NordSoc investigates the political, cultural, social and economic aspects of the Nordic societies from a cross-disciplinary and transnational perspective. NordSoc is based on collaboration between the Centre for Nordic Studies (CENS, Dept of World Cultures), the Section of Social Science History (SSH, Dept of Economic and Political Studies), and the Swedish School of Social Science (SSKH).
At CENS, the cultural, regional and ideological factors that make the Nordic countries Nordic are topical. The RC's research at SSH focuses on the welfare state, work and labour market. At SSKH focus is on the legitimacy of the welfare state and on the consequences of social policy transformations.
NordSoc researchers are the core of the Nordic CoE NordWel, coordinated in SSH, funded by the CoE programme of NordForsk. Members of NordSoc do also research on consensual politics, on Nordic welfare attitudes in a changing Europe as well as on national constitutions and global law in a way that enables the RC to examine the Nordic society in both European and global perspectives. For these themes RC members have received significant European funding (ERC, ESF, FP5, FP7).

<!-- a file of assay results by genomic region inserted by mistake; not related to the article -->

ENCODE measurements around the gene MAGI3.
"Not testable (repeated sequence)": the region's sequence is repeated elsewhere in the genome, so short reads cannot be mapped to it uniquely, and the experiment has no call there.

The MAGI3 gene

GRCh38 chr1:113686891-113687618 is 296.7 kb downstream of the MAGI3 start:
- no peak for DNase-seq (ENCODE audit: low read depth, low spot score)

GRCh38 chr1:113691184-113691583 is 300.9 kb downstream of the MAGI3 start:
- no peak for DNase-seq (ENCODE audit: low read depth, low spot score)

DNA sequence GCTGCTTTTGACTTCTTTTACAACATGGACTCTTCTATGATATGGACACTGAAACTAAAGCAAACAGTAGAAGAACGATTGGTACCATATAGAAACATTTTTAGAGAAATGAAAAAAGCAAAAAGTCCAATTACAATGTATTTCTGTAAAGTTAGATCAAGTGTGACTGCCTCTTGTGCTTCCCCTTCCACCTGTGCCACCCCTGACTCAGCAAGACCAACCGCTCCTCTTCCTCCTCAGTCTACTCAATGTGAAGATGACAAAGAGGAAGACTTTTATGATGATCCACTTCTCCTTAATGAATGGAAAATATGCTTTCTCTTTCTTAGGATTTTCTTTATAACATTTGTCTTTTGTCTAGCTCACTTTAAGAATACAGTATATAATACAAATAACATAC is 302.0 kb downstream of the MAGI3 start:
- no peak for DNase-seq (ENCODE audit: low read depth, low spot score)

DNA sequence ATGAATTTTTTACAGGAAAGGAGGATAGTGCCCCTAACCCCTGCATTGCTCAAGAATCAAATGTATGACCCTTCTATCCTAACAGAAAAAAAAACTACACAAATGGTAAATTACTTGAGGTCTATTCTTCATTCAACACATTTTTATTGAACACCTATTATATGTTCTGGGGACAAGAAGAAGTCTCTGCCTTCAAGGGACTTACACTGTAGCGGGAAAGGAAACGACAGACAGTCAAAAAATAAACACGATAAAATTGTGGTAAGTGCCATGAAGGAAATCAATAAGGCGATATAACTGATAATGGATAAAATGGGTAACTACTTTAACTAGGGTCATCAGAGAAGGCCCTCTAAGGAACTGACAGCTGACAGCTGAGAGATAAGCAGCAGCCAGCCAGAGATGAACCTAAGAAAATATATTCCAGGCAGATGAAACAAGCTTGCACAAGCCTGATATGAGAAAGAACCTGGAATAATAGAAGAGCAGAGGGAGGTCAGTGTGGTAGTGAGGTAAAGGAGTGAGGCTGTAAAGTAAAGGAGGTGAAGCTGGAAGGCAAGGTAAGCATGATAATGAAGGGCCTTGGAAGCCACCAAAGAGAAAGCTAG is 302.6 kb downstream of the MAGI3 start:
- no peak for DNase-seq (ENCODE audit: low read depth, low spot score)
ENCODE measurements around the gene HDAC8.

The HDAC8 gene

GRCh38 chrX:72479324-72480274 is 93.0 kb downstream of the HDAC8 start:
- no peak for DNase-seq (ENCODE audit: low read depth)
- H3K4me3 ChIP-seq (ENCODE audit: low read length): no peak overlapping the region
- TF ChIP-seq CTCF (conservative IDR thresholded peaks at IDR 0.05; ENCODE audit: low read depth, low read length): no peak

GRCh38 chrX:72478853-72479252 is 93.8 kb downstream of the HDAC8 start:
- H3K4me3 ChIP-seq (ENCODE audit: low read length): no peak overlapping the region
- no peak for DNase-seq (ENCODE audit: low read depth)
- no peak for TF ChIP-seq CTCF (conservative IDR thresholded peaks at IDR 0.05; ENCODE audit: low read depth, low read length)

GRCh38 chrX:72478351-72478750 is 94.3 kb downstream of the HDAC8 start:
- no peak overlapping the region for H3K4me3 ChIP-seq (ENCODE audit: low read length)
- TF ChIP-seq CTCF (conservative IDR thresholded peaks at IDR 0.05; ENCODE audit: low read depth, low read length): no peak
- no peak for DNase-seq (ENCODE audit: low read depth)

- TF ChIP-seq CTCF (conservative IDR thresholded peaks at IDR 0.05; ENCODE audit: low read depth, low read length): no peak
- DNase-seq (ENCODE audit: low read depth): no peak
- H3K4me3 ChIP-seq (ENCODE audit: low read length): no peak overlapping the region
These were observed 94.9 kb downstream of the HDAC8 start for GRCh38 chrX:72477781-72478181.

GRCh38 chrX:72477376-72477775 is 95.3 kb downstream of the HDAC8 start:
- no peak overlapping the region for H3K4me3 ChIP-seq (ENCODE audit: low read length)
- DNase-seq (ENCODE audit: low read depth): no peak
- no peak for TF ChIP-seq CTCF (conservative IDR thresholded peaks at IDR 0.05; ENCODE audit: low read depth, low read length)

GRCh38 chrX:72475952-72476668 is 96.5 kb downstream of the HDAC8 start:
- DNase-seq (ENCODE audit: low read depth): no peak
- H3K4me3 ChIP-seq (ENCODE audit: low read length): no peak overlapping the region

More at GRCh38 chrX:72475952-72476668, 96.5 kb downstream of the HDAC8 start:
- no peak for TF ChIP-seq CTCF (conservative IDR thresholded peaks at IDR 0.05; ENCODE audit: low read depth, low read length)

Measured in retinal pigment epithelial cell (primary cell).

On national level, the members of the RC have received funding from all top level instruments: FiDiPro programme, CoE programme and Academy Professorship of the Academy of Finland. In addition, NordSoc is currently hosting or collaborating as a central partner in four research projects funded by the Academy.
Researcher training is conducted in close cooperation with the research projects. NordWel organises annually an international summer school and several researcher training seminars in all Nordic countries. Its mobility fellowship scheme is aimed at researcher career promotion. CENS has its own training scheme funded by the UH. In addition, CENS is an organising partner in an international research school in conceptual history, conceptual analysis and political thought that organises an annual summer school, as well as several thematic research training courses.
Responsible person: Pauli Kettunen, Department of Political and Economic Studies, Section of Social Science History
Participation category: 1